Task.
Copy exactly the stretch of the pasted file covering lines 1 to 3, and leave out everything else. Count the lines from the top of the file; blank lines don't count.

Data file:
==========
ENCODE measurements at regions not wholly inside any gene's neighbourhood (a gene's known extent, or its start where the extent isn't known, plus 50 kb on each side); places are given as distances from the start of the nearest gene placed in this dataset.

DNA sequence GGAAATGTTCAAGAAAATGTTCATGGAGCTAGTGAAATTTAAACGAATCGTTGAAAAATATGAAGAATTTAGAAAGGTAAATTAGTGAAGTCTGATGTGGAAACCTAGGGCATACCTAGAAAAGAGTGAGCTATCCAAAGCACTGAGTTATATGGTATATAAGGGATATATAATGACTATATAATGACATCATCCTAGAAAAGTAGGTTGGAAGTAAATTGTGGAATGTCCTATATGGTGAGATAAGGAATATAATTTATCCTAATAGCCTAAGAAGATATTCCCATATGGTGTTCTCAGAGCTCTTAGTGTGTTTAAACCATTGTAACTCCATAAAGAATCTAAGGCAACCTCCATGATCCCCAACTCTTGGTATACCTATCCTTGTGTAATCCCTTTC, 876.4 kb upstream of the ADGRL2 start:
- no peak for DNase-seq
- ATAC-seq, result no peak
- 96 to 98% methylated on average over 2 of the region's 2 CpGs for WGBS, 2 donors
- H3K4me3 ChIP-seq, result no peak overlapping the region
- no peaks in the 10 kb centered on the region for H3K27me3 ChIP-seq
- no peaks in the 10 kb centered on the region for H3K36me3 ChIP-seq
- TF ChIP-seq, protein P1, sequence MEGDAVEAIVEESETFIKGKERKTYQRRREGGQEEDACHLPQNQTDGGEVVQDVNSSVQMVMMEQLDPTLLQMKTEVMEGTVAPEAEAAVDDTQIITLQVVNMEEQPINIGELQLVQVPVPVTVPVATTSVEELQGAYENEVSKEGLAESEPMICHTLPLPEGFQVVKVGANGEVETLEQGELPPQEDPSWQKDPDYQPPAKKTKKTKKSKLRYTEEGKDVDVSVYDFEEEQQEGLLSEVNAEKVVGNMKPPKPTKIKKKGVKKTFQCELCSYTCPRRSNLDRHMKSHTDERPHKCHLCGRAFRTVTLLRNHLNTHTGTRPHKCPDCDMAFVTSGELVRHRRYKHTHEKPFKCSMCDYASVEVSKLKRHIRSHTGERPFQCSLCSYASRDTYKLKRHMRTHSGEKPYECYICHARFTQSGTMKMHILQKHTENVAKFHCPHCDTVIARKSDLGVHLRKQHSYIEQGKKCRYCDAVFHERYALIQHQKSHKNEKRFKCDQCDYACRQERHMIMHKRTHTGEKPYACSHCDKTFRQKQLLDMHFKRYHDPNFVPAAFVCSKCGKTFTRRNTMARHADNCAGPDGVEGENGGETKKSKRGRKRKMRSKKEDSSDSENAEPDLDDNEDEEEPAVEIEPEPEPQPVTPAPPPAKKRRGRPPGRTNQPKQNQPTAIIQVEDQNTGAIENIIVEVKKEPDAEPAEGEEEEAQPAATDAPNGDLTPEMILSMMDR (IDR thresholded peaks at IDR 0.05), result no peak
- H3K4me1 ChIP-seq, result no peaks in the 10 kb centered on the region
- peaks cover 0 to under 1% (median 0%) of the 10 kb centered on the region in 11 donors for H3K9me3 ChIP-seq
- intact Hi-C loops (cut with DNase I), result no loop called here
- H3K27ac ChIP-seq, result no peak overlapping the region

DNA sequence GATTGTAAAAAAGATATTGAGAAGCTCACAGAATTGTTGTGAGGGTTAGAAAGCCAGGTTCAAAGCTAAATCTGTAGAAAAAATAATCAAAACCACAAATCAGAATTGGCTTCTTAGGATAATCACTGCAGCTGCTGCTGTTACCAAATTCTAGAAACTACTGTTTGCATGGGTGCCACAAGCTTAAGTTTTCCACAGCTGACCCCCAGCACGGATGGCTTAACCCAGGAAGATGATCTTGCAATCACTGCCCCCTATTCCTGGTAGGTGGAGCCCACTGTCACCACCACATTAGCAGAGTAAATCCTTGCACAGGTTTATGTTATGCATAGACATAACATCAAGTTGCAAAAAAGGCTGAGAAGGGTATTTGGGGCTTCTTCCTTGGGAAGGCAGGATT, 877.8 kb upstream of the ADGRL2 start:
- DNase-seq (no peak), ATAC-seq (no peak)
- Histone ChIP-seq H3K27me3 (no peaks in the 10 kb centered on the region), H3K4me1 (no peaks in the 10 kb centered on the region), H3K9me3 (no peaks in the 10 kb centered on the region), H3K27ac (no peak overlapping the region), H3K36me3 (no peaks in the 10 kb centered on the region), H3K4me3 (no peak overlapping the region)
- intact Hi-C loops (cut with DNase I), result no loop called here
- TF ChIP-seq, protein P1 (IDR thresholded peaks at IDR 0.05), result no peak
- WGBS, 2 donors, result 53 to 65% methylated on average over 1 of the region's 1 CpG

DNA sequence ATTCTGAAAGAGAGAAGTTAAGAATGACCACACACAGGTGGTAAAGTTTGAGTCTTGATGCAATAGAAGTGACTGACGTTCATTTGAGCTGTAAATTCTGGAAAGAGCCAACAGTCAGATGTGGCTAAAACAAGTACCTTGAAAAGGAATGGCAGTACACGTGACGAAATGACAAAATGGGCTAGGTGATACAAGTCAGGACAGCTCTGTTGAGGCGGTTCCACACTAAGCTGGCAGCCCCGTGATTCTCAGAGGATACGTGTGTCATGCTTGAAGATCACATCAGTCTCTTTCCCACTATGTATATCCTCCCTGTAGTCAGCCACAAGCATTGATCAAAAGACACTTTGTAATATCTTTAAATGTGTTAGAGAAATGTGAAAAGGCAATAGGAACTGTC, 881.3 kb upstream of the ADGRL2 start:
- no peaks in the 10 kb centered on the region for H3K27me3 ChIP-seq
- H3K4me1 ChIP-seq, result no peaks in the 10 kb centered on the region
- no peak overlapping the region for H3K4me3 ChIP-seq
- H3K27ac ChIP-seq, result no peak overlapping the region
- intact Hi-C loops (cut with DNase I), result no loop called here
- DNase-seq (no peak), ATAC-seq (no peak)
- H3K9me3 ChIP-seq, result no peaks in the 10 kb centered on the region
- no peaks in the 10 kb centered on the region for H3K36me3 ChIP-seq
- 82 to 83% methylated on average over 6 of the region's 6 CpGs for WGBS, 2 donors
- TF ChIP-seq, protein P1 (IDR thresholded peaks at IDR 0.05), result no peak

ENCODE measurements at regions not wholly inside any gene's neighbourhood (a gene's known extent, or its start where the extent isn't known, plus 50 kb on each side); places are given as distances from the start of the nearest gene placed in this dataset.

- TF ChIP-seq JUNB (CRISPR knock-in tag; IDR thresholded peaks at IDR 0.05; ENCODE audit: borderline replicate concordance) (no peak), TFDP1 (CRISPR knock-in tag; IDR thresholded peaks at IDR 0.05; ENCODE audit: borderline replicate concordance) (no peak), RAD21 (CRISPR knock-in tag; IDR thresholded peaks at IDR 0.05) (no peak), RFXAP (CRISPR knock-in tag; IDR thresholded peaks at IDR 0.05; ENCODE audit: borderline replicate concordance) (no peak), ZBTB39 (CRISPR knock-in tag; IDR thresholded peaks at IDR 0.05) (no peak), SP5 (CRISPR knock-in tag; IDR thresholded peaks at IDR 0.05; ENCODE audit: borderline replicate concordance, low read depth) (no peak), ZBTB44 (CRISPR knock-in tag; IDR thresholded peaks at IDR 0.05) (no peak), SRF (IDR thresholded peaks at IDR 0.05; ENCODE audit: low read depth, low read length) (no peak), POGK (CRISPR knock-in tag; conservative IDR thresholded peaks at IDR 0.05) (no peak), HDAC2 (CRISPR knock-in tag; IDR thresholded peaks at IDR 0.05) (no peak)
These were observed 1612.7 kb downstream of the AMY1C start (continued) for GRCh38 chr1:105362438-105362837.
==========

ENCODE measurements at regions not wholly inside any gene's neighbourhood (a gene's known extent, or its start where the extent isn't known, plus 50 kb on each side); places are given as distances from the start of the nearest gene placed in this dataset.

DNA sequence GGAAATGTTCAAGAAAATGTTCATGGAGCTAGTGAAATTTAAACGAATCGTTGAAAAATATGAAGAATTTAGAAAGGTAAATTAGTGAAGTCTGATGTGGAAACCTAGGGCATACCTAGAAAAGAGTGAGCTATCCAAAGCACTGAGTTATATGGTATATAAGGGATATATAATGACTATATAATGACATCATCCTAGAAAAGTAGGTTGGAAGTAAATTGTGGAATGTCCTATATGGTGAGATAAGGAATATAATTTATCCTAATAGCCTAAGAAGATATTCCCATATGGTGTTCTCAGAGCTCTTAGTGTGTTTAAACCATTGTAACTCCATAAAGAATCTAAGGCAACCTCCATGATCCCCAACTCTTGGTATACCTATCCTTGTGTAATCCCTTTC, 876.4 kb upstream of the ADGRL2 start:
- no peak for DNase-seq